Meghan’s narrative, along with my critical feminist daughter’s, are both shaped by bi-directional debate flowing across podcast-world. They do not plug into MSM (mainstream media) like baby boomers. As a young child I nibbled the edge of my bedtime digestive biscuit at snail’s pace to catch the 9 o’clock news on the BBC (Vietnam, moon landings, Northern Ireland, Soviet Union night after night). And Britain had only just added a third TV channel.

Or put more simply Meghan is a voice formed within her generation. Conservative parties and movements everywhere have miscalculated. They have relied on young liberals turning into crusty conservatives. For the first time this established trend is slowing. My daughter’s cohort will punish the UK Tories (Conservative Party) in 2024, they promise. Tory MPs are resigning now in confident knowledge careers are over.

Worth adding that genuine conservatives, of which there are a few left on both sides of the political divide, are quite comfy with ideas of human difference, and the complex forces that make economies function. It is neoliberals who crashed conservative parties, imposing market dogma upon valuable institutions. In a volte face the welfare state, long target of neoliberalism, has now become part of the national architecture, with the Tories forced to defend it from Liz Truss’s market fundamentalism.

It was a different use of neoliberal ideology that restored market forces under Margaret Thatcher (Britain’s Prime Minister in the 1980s). Hers was a re-engineering of a collectivist hi-tax, hi-spend interventionist state; open-heart surgery, stemming a jugular that was pumping blood onto the ceiling. Albeit crude surgery, which left the patient scarred. What followed was a steady 30 years of improvement however.

Where Truss lost the plot on day one of her premiership, Thatcher erred towards the end. Mrs T proposed a community charge, or poll tax (so-called as every voter had to pay), a per capita, flat rate tax, where every member in a household contributed to local government funding, rather than a rate based on a house’s potential rental values, paid for by the householder. Suddenly the poor were paying the same as the wealthy. 14 million householders paying domestic rates based on property value, switched overnight to 38 million adults paying the same as each other. Liz Truss miscalculated similarly. Borrowing money to reduce the tax burden on the wealthiest in the vague hope the rich would use the bonanza to kick-start a zombie economy stuck in low growth.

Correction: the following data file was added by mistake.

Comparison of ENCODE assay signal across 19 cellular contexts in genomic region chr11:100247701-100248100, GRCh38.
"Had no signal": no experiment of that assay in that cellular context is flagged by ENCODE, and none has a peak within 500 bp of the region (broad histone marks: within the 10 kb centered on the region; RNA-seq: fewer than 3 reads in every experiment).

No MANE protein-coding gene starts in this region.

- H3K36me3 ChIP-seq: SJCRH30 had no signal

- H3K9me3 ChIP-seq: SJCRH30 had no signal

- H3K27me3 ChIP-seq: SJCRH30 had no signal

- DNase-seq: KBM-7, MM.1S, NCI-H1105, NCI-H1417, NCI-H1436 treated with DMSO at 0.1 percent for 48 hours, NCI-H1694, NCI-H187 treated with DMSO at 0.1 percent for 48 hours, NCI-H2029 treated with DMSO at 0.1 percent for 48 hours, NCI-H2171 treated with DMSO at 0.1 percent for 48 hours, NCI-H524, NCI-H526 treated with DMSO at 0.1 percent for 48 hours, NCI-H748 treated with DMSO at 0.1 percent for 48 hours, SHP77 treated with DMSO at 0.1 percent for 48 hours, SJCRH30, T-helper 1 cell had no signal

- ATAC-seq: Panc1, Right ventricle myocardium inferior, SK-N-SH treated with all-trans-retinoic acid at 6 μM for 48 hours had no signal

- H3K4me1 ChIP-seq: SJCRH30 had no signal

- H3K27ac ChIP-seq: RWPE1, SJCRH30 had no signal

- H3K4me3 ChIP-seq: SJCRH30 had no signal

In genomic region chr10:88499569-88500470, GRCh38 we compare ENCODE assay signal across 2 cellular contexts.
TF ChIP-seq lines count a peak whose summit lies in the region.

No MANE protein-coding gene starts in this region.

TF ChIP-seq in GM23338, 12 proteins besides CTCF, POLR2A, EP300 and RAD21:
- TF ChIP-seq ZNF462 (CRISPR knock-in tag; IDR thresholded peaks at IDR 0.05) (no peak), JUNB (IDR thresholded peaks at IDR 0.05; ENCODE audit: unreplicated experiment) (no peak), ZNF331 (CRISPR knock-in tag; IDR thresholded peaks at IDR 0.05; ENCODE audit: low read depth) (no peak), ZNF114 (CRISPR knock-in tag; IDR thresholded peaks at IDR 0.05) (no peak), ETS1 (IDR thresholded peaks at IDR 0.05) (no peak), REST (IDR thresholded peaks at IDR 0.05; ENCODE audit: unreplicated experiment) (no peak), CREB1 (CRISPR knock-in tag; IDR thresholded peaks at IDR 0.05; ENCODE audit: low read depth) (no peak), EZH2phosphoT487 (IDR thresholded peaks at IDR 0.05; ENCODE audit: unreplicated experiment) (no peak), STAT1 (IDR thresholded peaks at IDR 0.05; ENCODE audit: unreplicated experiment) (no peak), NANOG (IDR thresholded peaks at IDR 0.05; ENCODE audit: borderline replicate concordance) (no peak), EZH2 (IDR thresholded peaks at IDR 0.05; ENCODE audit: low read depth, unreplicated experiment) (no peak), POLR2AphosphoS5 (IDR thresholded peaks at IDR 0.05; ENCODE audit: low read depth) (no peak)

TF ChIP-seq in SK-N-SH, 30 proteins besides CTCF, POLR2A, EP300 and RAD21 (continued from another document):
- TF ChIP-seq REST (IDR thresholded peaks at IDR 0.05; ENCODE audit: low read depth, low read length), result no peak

I bother you with this minutia because it shows what odd logics grip minds. Truss and Thatcher found their logical plans elegant and pleasing to the eye. Coherent and irrefutably sound. In the same way populist far right figures do throughout history. But such modes ignore the vast irrationality surrounding such discrete logics. When you stop putting your logic into a structural relationship with other logics infantile functionalism emerges.

In truth Conservative Party governments have been an odd admixture of free market and state interventionist policies. Bailing out banks, and spending £70 billion on furloughed workers one moment and wishing to cut workers’ rights the next. There is no evidence that protecting employment hurts performance. Profits yes, but not performance. But in some quarters sounding tough feels like leadership. Waving a discrete logic in a foggy world garners adherents to your unities. In constitutional terms we see the frailty of governments. The rise of fierce logics, and lowering of rationality.

Back to Meg. And her rationality. It takes an American spirit to speak into a moribund UK landscape. T. S. Eliot did the same 100 years ago. Today’s American is more English than the English. We forget this. Eliot and Meg are not as far apart as you think. Poetry remains the confessional. The Waste Land (1922) was a stream of consciousness confessional if ever there was one. That is to say Eliot’s disturbing, gushing, clunky, prescient, dystopian, hopeful groan at the funeral of la belle époque (Europe’s beautiful era). His images have not just travelled well, they have become increasingly affirmed as prophetic.

Meg’s narrative will similarly rise and fall, and rise again over time. A sensitive man like King Charles III, who has championed sustainable economies before their time, will inevitably be drawn to respond in some form. His book, Harmony, is critically developed. He is a major correspondent, so engagement will arrive. He exercises freedoms then that his subjects do not. The king waxes, whilst the kingdom wanes as a place of dialogue.